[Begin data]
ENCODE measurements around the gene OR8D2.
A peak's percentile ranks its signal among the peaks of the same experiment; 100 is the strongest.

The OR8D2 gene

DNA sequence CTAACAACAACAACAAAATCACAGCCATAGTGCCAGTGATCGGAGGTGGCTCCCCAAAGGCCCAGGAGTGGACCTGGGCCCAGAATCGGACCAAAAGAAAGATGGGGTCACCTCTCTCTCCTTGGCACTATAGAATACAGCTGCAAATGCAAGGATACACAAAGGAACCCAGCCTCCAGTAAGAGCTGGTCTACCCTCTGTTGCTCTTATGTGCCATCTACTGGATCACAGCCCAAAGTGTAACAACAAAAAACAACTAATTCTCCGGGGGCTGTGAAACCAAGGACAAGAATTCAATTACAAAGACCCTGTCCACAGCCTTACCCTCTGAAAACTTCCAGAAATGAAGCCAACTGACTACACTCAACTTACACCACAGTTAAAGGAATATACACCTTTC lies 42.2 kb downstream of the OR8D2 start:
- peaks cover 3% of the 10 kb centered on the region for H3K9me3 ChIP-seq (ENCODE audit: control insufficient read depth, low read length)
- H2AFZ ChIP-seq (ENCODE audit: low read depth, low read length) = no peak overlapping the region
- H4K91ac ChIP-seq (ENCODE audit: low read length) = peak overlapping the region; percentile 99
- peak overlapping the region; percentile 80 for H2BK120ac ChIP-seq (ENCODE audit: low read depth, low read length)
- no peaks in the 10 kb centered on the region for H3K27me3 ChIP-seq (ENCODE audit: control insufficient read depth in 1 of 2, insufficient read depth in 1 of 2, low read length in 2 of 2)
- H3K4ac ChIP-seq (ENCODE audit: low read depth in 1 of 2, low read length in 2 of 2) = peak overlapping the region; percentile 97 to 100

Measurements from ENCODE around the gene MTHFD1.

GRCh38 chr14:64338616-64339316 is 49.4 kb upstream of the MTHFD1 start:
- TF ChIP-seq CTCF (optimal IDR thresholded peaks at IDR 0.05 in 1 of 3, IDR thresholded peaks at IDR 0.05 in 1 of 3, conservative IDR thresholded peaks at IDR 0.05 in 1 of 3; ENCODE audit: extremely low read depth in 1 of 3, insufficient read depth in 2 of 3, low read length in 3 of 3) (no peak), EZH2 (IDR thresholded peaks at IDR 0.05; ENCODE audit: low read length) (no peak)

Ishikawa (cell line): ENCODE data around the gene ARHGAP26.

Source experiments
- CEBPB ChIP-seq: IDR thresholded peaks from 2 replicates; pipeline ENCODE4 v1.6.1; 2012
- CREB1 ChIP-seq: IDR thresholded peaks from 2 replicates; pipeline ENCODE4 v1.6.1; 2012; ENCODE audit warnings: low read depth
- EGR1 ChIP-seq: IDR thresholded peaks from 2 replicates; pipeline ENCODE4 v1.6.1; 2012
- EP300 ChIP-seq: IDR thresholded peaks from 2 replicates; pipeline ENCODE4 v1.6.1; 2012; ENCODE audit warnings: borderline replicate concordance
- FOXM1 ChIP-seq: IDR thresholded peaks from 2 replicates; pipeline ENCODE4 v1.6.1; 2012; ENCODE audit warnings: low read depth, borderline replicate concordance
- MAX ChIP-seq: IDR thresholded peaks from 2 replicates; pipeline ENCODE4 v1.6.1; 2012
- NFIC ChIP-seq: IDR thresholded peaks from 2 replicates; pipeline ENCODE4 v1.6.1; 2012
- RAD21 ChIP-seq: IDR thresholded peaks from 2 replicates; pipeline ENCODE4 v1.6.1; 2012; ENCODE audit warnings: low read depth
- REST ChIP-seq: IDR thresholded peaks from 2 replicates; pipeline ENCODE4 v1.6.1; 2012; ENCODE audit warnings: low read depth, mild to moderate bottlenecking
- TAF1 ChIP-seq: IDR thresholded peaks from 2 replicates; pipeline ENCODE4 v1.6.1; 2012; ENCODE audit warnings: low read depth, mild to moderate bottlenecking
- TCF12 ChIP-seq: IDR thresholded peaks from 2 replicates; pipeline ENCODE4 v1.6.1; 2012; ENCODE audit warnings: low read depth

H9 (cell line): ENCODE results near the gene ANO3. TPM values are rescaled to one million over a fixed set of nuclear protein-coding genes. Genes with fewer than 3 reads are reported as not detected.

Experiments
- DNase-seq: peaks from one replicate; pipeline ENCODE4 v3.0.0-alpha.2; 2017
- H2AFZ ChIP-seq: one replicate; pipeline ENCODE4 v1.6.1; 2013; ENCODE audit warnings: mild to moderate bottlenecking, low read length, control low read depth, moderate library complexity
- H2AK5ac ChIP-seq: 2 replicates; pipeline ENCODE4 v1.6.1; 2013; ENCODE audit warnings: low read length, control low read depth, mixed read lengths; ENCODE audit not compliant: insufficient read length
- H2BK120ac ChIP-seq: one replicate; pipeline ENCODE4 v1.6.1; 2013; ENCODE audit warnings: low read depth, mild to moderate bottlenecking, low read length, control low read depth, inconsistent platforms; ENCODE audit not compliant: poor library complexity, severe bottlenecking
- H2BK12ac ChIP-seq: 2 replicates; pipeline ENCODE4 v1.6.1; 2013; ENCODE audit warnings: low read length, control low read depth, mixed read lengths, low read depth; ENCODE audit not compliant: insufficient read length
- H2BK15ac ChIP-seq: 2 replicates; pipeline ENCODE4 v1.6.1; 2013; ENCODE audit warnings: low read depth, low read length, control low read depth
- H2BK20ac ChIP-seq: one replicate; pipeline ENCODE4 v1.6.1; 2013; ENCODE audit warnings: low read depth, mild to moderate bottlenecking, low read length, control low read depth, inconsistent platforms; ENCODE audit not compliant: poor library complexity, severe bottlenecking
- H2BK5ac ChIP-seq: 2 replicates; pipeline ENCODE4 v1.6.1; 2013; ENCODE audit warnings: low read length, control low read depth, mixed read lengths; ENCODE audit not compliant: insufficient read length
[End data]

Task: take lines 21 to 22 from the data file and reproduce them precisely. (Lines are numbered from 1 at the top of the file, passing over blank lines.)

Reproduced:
- MAX ChIP-seq: IDR thresholded peaks from 2 replicates; pipeline ENCODE4 v1.6.1; 2012
- NFIC ChIP-seq: IDR thresholded peaks from 2 replicates; pipeline ENCODE4 v1.6.1; 2012